Code Switch: Word Watch
Apr 13, 2014 — The Persian and Indian garment was brought home by British colonials and made stylish for women by French designers. At first, PJs were seen as a cultural challenge to the American use of nightshirts.
Mar 30, 2014 — The words used to describe race and ethnicity are ever in flux. A favored term one decade becomes passť the next and not nice soon after that. But, the motivation for change remains constant: Respect.
Mar 23, 2014 — Vanilla has become a cultural metaphor for blandness and whiteness. But the flavor's history is rife with conquest and slavery and theft.
Mar 17, 2014 — For our weekly word watch, we turn to "the idea of tremulous motion, swaying backwards and forward." Put another way, we are talking about swagger.
Feb 24, 2014 — Citations dating back to 1886 hint that the phrase might come from a Cantonese word.
Feb 16, 2014 — This network of performance venues — nightclubs, bars, juke joints and theaters — formed during Jim Crow because black performers in the U.S. didn't have access to white-owned clubs. But what did chitlins have to do with it?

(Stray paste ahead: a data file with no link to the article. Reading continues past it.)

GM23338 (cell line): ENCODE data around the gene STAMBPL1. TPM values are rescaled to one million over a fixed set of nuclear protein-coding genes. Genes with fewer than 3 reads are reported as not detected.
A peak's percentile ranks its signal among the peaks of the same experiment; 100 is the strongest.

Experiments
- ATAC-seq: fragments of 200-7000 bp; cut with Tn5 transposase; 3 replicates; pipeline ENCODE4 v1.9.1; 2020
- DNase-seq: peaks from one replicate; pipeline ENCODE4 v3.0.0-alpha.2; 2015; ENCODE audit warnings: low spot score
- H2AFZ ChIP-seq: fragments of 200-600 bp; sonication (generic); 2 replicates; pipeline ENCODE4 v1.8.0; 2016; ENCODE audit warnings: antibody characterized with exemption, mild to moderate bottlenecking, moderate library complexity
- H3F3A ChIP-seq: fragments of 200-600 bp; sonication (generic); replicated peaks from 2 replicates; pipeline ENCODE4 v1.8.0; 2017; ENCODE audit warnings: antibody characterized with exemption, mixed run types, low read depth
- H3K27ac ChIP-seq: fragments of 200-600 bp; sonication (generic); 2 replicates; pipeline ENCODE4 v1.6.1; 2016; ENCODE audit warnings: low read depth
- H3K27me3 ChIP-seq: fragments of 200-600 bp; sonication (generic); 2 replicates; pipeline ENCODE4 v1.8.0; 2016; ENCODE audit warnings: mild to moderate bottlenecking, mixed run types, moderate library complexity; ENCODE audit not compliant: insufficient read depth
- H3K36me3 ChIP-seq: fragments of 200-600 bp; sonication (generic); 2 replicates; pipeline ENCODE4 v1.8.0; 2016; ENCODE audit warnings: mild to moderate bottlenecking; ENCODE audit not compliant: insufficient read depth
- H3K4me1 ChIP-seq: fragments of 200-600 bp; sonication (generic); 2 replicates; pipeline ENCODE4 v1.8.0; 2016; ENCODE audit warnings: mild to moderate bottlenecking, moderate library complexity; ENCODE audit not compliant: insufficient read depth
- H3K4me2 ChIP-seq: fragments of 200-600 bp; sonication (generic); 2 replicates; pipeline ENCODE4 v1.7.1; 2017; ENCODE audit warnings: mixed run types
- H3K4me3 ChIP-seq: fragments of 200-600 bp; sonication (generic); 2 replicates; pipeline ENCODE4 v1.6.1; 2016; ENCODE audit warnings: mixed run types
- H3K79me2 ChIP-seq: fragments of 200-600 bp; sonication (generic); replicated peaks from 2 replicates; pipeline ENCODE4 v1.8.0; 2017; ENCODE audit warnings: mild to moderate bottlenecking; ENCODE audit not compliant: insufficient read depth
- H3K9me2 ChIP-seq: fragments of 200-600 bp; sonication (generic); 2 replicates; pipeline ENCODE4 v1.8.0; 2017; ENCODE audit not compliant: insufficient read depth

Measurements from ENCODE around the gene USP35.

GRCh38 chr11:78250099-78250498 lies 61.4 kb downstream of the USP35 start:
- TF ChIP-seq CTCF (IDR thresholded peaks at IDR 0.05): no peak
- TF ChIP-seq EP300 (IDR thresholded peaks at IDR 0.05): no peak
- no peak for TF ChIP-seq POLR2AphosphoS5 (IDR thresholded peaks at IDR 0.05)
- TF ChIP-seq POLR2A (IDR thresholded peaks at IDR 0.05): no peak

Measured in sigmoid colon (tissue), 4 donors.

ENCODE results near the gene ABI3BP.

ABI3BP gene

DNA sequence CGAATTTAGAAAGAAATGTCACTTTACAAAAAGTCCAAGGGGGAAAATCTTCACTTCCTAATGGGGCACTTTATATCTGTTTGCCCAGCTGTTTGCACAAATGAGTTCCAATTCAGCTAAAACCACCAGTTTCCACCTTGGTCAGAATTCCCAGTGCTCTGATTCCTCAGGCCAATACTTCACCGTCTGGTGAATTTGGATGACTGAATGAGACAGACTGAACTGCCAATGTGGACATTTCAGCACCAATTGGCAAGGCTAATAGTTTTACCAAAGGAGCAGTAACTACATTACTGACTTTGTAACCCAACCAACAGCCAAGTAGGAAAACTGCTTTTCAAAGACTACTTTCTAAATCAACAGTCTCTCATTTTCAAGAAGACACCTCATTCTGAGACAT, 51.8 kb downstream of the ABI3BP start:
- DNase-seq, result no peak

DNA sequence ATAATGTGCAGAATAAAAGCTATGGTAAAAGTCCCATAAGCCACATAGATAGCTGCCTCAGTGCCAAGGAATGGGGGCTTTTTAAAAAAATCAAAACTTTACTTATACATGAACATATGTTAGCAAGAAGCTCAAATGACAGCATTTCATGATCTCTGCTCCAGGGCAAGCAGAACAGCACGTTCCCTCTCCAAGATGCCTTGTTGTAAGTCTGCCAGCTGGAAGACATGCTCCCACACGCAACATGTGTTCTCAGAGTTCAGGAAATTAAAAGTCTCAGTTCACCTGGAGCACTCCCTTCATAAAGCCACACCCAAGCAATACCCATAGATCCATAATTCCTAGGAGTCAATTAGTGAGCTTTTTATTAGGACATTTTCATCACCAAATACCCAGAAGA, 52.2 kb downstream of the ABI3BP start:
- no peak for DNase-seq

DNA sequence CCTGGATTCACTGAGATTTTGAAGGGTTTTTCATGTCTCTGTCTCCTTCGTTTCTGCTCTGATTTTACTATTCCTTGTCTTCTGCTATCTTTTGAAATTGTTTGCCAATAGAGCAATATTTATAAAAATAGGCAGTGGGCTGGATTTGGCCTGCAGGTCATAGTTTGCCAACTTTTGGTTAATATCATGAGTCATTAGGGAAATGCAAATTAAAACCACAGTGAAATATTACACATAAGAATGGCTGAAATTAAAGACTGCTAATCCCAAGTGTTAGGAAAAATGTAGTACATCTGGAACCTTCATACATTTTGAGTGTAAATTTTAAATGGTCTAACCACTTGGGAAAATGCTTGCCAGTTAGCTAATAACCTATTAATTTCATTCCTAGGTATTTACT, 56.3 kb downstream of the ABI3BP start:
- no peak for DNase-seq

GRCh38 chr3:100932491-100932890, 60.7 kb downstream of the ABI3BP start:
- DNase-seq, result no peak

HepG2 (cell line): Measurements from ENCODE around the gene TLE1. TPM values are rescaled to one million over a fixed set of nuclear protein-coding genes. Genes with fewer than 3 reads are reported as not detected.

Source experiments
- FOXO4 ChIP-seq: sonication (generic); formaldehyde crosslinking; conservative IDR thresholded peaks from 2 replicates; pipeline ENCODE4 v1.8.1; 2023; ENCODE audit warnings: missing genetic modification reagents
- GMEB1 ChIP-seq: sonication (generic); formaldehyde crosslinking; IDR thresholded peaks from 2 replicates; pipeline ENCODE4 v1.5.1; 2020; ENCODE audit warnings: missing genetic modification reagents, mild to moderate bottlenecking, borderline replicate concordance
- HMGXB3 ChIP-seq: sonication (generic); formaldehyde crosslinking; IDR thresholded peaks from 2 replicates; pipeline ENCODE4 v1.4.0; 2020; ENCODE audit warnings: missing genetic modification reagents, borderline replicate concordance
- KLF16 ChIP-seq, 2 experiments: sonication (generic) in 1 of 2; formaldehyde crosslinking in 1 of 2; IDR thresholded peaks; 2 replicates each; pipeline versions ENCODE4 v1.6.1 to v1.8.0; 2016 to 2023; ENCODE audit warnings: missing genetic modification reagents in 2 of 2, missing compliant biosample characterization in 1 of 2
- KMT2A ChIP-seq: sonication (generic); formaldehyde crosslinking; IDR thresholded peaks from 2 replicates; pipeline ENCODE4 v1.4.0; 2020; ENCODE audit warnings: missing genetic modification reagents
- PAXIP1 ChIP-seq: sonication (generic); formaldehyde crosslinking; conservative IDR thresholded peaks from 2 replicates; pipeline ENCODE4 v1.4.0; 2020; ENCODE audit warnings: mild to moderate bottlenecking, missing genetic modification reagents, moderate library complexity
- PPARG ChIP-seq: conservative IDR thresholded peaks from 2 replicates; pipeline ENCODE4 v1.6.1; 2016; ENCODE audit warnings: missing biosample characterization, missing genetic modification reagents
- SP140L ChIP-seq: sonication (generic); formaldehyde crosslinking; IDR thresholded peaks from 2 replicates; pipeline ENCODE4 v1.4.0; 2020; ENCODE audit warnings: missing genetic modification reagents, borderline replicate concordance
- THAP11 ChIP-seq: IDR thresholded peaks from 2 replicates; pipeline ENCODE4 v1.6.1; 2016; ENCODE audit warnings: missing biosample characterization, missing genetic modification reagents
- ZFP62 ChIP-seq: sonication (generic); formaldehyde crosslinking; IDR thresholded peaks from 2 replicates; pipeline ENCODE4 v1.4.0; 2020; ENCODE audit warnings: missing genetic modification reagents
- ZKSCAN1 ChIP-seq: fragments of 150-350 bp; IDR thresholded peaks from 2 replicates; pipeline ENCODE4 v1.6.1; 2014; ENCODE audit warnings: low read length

Feb 10, 2014 — "Moron" wasn't always hurled as an insult. The word was coined by Henry H. Goddard, a researcher and psychologist who intended it to be used as a medical term to quantify cognitive disabilities.
Jan 27, 2014 — Being "sold down the river" means you've been betrayed. It used to mean something far worse. NPR's Code Switch traces the history of the phrase and spells out its original meaning in the first half of the 19th century.
Jan 14, 2014 — Who was the first person to call a house a "crib"? We trace the answer from the Bard to MTV's show, Cribs.
Jan 6, 2014 — The first recorded utterance of the word was by a man named Richard Henry Pratt, whose legacy among Native Americans and others is deeply contentious. His story illustrates problems with how the word is used today.